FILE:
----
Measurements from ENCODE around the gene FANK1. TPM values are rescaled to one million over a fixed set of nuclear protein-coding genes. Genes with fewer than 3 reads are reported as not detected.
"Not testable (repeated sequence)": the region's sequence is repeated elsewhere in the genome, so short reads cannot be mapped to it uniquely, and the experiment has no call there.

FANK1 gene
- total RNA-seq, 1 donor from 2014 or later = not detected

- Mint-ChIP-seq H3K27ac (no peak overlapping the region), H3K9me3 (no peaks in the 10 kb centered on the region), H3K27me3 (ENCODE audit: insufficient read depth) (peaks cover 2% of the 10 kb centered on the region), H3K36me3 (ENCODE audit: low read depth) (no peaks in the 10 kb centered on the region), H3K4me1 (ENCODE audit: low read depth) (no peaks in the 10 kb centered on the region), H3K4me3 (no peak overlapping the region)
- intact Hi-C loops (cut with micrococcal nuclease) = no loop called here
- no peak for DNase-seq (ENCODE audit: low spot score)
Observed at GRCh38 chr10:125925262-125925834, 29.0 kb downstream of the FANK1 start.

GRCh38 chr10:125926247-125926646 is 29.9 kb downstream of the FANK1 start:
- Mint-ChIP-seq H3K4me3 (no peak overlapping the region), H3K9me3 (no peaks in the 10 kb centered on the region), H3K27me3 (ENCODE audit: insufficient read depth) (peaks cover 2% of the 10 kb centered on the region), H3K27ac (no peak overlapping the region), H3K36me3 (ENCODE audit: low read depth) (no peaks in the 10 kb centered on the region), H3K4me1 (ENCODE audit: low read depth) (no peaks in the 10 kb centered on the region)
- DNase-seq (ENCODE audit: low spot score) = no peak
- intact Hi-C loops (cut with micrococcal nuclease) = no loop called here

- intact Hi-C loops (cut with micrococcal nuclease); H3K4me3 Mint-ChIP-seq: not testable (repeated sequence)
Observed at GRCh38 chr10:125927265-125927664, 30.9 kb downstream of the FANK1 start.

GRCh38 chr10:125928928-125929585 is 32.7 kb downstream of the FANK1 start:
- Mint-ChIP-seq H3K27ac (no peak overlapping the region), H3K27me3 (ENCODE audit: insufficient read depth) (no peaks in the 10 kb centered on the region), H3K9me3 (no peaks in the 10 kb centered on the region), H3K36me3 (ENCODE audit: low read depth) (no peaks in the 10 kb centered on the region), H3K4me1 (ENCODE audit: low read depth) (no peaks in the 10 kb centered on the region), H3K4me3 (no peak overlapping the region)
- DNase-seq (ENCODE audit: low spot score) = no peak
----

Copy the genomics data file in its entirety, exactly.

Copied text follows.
Measurements from ENCODE around the gene FANK1. TPM values are rescaled to one million over a fixed set of nuclear protein-coding genes. Genes with fewer than 3 reads are reported as not detected.
"Not testable (repeated sequence)": the region's sequence is repeated elsewhere in the genome, so short reads cannot be mapped to it uniquely, and the experiment has no call there.

FANK1 gene
- total RNA-seq, 1 donor from 2014 or later = not detected

- Mint-ChIP-seq H3K27ac (no peak overlapping the region), H3K9me3 (no peaks in the 10 kb centered on the region), H3K27me3 (ENCODE audit: insufficient read depth) (peaks cover 2% of the 10 kb centered on the region), H3K36me3 (ENCODE audit: low read depth) (no peaks in the 10 kb centered on the region), H3K4me1 (ENCODE audit: low read depth) (no peaks in the 10 kb centered on the region), H3K4me3 (no peak overlapping the region)
- intact Hi-C loops (cut with micrococcal nuclease) = no loop called here
- no peak for DNase-seq (ENCODE audit: low spot score)
Observed at GRCh38 chr10:125925262-125925834, 29.0 kb downstream of the FANK1 start.

GRCh38 chr10:125926247-125926646 is 29.9 kb downstream of the FANK1 start:
- Mint-ChIP-seq H3K4me3 (no peak overlapping the region), H3K9me3 (no peaks in the 10 kb centered on the region), H3K27me3 (ENCODE audit: insufficient read depth) (peaks cover 2% of the 10 kb centered on the region), H3K27ac (no peak overlapping the region), H3K36me3 (ENCODE audit: low read depth) (no peaks in the 10 kb centered on the region), H3K4me1 (ENCODE audit: low read depth) (no peaks in the 10 kb centered on the region)
- DNase-seq (ENCODE audit: low spot score) = no peak
- intact Hi-C loops (cut with micrococcal nuclease) = no loop called here

- intact Hi-C loops (cut with micrococcal nuclease); H3K4me3 Mint-ChIP-seq: not testable (repeated sequence)
Observed at GRCh38 chr10:125927265-125927664, 30.9 kb downstream of the FANK1 start.

GRCh38 chr10:125928928-125929585 is 32.7 kb downstream of the FANK1 start:
- Mint-ChIP-seq H3K27ac (no peak overlapping the region), H3K27me3 (ENCODE audit: insufficient read depth) (no peaks in the 10 kb centered on the region), H3K9me3 (no peaks in the 10 kb centered on the region), H3K36me3 (ENCODE audit: low read depth) (no peaks in the 10 kb centered on the region), H3K4me1 (ENCODE audit: low read depth) (no peaks in the 10 kb centered on the region), H3K4me3 (no peak overlapping the region)
- DNase-seq (ENCODE audit: low spot score) = no peak